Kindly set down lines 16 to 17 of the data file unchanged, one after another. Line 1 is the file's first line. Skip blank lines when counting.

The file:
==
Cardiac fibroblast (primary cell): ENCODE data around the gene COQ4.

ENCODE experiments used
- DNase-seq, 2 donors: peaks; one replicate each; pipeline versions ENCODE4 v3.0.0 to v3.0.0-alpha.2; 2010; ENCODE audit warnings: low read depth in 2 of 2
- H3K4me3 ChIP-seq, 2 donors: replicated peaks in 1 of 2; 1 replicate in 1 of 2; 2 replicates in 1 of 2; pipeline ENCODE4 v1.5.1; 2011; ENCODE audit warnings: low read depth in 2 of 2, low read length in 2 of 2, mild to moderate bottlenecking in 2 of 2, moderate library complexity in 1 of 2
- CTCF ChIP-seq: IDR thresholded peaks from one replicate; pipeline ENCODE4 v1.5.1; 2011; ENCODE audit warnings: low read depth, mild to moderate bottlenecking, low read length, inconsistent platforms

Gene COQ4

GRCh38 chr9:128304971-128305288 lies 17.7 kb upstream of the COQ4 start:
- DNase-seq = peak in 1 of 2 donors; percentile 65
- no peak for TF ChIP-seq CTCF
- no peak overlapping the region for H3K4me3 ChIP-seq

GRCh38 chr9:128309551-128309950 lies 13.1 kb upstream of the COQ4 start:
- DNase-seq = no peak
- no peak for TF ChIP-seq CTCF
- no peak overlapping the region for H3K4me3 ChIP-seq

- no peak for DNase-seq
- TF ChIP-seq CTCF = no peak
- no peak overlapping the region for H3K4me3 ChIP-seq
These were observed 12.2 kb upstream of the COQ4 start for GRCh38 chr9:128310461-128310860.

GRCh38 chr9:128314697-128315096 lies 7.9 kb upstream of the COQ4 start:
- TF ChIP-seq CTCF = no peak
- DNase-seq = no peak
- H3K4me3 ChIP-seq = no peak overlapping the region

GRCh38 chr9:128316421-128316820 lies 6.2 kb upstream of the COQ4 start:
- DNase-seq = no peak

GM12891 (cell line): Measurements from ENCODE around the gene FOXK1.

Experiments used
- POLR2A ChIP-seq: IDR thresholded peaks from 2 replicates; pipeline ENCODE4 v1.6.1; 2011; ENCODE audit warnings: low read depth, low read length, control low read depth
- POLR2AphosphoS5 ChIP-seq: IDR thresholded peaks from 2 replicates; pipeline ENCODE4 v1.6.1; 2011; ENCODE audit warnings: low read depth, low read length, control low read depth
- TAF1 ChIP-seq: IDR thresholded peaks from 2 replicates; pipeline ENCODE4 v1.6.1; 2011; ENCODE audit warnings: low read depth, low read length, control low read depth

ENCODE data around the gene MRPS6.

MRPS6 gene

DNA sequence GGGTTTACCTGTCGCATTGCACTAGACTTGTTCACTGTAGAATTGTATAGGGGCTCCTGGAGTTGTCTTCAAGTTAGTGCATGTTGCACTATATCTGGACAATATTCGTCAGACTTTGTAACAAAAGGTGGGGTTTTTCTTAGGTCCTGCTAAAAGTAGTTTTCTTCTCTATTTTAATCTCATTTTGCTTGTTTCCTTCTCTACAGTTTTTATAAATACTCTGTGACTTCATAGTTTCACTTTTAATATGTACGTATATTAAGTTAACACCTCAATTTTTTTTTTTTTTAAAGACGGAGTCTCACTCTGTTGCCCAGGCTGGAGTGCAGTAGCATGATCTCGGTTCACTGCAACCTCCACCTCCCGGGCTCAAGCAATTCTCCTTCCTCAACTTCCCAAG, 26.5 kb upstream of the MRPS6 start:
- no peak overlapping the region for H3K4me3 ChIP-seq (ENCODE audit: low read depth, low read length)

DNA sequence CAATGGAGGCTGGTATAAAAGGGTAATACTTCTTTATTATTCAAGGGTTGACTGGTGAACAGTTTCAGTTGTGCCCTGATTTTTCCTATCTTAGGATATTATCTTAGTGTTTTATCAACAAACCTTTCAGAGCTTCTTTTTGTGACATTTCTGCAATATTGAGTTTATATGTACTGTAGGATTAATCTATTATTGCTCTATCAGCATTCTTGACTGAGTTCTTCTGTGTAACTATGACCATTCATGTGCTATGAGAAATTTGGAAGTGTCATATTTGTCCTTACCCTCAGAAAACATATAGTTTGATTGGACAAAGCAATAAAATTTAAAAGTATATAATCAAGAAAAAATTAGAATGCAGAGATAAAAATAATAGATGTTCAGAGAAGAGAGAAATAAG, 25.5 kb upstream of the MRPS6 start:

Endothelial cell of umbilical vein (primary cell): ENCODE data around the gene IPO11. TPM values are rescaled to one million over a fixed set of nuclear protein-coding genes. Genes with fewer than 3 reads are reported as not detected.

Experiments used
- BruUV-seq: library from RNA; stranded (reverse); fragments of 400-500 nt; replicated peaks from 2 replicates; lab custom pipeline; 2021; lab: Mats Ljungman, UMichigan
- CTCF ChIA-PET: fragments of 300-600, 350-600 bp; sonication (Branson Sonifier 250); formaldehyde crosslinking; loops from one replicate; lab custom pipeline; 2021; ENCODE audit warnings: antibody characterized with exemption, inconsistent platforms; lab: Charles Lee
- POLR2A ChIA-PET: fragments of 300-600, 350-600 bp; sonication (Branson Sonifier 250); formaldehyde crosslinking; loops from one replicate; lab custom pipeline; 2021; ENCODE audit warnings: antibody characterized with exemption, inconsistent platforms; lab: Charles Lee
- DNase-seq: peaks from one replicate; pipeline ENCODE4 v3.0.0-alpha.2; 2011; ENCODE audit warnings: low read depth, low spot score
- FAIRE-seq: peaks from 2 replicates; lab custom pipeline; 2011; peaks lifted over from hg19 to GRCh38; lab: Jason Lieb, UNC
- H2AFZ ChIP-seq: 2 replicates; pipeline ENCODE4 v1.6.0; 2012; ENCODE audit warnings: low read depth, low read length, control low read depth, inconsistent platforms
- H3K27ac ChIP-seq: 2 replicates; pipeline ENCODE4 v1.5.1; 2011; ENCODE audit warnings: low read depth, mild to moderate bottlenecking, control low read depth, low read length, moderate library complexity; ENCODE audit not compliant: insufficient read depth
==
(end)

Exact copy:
- TF ChIP-seq CTCF = no peak
- no peak overlapping the region for H3K4me3 ChIP-seq